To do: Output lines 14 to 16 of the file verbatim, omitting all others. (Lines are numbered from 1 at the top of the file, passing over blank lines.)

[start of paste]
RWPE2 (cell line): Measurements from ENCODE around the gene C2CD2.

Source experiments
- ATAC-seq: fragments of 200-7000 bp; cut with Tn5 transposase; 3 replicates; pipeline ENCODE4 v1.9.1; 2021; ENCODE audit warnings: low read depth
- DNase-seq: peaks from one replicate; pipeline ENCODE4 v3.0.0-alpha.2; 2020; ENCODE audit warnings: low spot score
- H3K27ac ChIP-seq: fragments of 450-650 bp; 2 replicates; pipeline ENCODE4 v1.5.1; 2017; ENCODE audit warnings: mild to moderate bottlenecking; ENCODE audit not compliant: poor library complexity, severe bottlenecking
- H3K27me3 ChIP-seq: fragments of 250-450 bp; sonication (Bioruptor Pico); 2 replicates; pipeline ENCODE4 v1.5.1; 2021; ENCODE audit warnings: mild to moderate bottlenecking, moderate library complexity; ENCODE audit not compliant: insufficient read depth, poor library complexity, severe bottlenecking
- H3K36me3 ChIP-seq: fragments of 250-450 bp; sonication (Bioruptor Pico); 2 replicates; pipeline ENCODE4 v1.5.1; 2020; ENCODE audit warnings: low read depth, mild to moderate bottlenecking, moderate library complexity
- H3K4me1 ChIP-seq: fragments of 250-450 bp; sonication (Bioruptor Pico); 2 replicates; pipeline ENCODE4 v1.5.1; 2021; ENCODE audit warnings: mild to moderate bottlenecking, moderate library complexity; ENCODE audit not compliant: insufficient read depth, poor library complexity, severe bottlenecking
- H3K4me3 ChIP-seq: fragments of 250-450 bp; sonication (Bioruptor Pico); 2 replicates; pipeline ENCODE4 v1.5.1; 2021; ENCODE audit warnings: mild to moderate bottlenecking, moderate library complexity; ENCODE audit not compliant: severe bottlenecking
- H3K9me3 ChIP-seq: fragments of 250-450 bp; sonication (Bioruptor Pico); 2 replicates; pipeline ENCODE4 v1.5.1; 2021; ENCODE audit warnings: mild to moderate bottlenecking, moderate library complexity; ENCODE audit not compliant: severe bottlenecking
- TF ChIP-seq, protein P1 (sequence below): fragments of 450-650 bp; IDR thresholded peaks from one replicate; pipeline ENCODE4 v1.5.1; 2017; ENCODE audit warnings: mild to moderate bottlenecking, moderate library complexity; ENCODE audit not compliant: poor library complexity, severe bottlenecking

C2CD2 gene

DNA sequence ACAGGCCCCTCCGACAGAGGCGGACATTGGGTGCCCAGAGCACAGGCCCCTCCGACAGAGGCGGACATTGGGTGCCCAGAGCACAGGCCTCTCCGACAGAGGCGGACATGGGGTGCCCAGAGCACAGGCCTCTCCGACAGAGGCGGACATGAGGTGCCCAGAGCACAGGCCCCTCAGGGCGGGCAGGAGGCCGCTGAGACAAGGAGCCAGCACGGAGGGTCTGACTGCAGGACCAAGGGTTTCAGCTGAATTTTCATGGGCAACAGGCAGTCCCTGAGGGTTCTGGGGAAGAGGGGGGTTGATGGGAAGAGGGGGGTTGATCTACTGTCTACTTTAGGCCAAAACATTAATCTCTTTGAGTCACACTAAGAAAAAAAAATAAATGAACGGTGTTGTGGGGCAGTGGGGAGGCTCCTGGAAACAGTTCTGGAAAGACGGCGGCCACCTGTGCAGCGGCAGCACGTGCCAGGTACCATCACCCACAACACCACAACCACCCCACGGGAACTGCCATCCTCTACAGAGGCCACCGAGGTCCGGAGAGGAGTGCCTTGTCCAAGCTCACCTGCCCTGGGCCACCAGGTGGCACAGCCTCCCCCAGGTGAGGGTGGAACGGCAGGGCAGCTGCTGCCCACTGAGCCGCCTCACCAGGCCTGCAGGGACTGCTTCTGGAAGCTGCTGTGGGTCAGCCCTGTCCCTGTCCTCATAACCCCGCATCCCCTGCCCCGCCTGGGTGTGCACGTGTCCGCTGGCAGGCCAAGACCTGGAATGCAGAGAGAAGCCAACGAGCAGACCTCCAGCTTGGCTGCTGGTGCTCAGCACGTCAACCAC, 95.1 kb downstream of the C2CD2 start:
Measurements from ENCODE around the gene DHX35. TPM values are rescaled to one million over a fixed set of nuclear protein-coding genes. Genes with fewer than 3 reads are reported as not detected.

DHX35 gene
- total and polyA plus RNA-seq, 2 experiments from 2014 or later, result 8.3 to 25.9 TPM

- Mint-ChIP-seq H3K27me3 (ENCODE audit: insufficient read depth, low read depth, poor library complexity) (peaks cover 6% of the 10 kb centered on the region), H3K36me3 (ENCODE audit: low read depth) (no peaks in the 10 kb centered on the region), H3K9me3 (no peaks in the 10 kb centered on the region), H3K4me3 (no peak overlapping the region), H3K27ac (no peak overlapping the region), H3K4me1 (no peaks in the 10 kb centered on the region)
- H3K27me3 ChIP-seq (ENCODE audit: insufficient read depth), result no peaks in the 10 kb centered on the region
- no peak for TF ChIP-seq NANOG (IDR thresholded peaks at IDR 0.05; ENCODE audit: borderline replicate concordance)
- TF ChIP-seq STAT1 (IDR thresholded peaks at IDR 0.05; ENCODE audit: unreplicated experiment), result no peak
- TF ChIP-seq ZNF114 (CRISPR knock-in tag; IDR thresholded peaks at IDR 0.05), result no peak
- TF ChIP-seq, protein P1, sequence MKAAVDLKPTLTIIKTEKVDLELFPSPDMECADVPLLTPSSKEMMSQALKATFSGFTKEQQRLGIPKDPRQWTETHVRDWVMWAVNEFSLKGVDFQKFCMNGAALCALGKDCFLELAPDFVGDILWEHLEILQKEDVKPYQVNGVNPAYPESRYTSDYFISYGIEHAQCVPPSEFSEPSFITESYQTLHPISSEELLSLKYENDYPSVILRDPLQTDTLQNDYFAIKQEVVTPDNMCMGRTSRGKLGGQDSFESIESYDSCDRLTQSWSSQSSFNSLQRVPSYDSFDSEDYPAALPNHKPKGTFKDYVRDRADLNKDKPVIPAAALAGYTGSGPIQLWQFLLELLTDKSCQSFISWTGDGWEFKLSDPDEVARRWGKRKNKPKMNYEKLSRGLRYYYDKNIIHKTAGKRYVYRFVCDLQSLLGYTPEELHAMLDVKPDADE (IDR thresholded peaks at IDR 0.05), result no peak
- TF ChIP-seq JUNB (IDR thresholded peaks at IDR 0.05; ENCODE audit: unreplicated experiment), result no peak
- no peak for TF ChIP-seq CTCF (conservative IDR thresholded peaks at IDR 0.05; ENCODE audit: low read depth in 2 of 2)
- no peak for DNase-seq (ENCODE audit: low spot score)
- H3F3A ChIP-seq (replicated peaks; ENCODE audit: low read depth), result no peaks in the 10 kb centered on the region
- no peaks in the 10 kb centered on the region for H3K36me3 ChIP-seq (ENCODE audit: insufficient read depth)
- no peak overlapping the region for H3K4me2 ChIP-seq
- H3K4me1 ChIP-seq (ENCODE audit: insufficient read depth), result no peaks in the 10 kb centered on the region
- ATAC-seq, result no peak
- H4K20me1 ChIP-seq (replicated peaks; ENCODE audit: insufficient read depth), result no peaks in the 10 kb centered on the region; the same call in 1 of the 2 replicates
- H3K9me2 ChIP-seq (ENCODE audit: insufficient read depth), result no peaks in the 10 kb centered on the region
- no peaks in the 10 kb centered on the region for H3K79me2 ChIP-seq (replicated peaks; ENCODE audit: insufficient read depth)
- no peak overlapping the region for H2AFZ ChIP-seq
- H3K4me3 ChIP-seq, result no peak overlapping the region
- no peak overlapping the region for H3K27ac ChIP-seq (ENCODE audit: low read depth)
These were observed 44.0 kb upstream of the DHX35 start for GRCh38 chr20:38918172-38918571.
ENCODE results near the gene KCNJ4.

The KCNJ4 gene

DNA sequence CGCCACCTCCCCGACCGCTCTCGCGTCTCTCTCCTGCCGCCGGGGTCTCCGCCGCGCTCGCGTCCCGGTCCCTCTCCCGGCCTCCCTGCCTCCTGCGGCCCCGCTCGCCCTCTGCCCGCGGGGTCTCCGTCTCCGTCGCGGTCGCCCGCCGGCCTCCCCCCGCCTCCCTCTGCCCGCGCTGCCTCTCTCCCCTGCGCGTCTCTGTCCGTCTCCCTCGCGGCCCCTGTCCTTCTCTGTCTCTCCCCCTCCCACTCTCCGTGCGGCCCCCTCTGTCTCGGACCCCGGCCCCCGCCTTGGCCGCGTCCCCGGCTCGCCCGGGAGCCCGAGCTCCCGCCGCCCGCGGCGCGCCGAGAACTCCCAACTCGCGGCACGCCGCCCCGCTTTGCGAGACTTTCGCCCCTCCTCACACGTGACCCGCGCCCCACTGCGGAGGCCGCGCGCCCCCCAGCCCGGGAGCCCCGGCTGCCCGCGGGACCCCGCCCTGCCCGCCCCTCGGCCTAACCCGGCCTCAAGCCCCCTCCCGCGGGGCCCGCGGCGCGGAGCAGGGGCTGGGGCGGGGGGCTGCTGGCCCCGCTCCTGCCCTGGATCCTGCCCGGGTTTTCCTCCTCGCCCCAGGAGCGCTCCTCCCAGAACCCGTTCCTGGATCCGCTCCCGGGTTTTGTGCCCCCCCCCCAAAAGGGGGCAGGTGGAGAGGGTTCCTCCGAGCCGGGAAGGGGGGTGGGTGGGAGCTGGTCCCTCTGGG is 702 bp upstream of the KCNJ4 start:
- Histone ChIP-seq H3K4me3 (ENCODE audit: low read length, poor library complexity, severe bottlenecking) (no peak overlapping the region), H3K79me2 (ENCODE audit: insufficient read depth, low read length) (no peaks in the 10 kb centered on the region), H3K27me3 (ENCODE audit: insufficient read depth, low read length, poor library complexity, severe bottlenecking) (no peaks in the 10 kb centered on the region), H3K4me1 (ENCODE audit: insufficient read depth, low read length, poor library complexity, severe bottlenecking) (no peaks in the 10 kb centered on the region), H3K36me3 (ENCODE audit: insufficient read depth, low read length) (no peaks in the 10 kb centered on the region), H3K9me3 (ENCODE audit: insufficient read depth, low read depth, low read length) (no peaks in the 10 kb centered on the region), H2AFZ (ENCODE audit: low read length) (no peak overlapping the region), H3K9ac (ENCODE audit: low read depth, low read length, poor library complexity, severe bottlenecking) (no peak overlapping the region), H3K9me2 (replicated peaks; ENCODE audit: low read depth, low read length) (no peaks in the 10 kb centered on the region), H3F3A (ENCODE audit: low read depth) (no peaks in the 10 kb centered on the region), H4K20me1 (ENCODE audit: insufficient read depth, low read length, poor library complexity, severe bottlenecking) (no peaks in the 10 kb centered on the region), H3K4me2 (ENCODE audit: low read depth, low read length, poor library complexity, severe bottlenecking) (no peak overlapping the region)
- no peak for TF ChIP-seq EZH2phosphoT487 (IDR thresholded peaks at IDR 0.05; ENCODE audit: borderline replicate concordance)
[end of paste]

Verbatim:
Measurements from ENCODE around the gene DHX35. TPM values are rescaled to one million over a fixed set of nuclear protein-coding genes. Genes with fewer than 3 reads are reported as not detected.

DHX35 gene
- total and polyA plus RNA-seq, 2 experiments from 2014 or later, result 8.3 to 25.9 TPM